The common question before the Court is whether the respective human rights law applies to non-natural persons. That is, to corporations (Kiobel) and political or non-political organizations (Mohamad).

It is worth noting that the Court’s decision in Kiobel will determine the outcome of suits brought by Israeli terror victims under the ATS against the Arab Bank. See Almog v. Arab Bank, PLC.

Read more.

UN human rights expert questions targeted killings and use of lethal force

A UN human rights expert stated that Member States, in pursuing their “legitimate security interests,” must respect international standards on the use of lethal force during arrests. Specifically, he opined that whether the use of deadly force against a fleeing suspect is permissible should depend on “the potential harm that the person in question holds for society at large,” rather than solely on the severity of the crime committed. Addressing targeted killings, the expert warned that the use of drones and raids into countries where no armed conflict is recognized are “highly problematic” because these methods may lead to civilian casualties. He added that such tactics are used on too large a scale to be described as “targeted.” Read more.

For the position in defense of using lethal force and targeted killings with drones, see U.S. State Department Legal Adviser Harold Koh’s March 2010 speech to the American Society of International Law.

ICC asks Malawi to explain failure to arrest Sudan’s President on visit

Following reports of a recent visit to Malawi by Sudanese President Omar Hassan al-Bashir, who is wanted on charges of war crimes, genocide, and crimes against humanity, the International Criminal Court (ICC) asked the nation to explain why it failed to arrest and surrender Bashir. The ICC had already issued two arrest warrants for Bashir for alleged crimes committed in Darfur. As a State Party to the Rome Statute (the treaty that established the ICC), Malawi was legally obligated to arrest and surrender Bashi when he entered its territory. If Malawi fails to comply with the ICC’s request to cooperate, the Rome Statute provides that the nation may be referred to the Assembly of States Parties or to the Security Council. Read more.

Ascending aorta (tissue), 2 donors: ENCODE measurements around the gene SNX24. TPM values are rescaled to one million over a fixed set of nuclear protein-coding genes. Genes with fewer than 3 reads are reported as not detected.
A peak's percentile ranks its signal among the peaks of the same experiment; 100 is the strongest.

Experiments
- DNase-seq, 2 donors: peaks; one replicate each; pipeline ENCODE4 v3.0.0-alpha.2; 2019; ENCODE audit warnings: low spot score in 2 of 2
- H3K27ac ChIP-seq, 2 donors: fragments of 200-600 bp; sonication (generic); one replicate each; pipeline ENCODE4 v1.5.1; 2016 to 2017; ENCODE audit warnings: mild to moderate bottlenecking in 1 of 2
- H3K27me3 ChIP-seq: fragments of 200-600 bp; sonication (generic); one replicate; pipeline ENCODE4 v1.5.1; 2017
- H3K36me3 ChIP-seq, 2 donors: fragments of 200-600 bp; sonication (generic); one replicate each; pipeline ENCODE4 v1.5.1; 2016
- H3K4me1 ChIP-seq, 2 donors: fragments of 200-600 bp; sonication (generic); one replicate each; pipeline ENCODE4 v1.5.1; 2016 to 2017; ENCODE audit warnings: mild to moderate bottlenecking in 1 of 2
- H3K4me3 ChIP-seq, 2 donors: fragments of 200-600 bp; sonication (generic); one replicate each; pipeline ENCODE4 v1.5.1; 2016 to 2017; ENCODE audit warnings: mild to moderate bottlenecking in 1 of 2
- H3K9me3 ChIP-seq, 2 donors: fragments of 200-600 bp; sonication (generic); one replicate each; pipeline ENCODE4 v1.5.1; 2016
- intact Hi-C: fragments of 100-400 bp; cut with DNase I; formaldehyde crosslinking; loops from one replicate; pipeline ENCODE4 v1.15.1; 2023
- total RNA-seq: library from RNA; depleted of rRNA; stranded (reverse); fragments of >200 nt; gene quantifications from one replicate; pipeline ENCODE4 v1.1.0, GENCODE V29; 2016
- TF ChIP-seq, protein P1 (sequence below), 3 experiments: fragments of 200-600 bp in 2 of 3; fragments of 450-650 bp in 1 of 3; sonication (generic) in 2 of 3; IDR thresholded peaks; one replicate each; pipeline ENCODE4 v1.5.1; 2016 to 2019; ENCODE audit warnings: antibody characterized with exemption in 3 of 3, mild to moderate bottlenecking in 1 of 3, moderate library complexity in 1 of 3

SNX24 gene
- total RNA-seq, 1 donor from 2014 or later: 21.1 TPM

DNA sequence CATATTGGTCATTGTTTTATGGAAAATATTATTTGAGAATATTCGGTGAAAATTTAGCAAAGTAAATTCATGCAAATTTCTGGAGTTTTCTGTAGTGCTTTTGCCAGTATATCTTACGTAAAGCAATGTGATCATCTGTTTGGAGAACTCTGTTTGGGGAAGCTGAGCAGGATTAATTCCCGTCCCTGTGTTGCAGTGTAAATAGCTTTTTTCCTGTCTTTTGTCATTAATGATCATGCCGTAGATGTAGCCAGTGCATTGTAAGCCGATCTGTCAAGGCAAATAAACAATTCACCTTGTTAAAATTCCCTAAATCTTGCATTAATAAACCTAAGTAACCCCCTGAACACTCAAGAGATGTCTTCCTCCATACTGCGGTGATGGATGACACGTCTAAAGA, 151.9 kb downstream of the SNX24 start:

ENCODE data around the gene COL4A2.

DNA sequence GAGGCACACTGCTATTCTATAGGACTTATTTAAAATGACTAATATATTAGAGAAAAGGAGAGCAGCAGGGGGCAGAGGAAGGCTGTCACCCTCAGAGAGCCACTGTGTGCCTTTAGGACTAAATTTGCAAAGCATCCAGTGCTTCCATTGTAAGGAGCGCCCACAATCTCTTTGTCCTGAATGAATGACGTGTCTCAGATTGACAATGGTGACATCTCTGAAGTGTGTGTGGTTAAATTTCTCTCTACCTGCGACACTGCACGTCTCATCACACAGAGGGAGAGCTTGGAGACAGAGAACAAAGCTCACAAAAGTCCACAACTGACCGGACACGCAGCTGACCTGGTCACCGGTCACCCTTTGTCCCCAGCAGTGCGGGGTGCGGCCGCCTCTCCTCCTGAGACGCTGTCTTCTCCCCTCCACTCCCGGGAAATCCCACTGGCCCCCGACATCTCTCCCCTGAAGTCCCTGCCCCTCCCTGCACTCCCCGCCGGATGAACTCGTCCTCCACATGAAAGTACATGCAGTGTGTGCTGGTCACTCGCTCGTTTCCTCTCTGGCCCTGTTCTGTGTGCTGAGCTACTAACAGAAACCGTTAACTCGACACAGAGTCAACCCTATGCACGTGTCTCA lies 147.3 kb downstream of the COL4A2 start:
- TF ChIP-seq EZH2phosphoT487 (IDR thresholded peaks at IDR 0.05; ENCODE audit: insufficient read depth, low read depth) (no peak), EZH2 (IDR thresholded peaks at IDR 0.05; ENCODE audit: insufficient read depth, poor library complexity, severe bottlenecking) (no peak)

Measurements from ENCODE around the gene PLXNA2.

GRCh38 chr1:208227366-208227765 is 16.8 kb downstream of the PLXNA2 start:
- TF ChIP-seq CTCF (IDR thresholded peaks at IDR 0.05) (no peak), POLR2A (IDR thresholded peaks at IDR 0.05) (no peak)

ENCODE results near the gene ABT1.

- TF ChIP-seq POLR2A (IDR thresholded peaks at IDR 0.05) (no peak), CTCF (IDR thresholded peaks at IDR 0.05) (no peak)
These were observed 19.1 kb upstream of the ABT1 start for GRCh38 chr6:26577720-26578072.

Iran: UN human rights expert concerned over judicial abuses

Ahmed Shaheed, UN Special Rapporteur on human rights in Iran, identified alleged violations in Iran’s legal system, including torture, cruel or degrading treatment of detainees, the imposition of the death penalty without proper safeguards, and denial of access to legal counsel. The list goes on. In some instances, said Shaheed, “elements of Iran’s penal code and legal practices amount to contravention of those international laws it acceded to.” He also noted that he had been informed of at least 42 instances where lawyers were arrested and prosecuted for trying to provide legal counsel based on charges such as “acting against national security” and “insulting the Supreme Leader.” Read more.

Guatemala, Morocco, Pakistan and Togo elected to Security Council

Guatemala, Morocco, Pakistan, and Togo have been elected by UN Member States in the General Assembly to serve as non-permanent members of the Security Council for 2012–2013. The seats are divided into geographic groupings, with three from Africa and the Asia-Pacific region, one from Eastern Europe, and one from Latin America and the Caribbean. The seat allocated to Eastern Europe is vacant; no country received the requisite two-thirds majority of countries present and voting. Read more.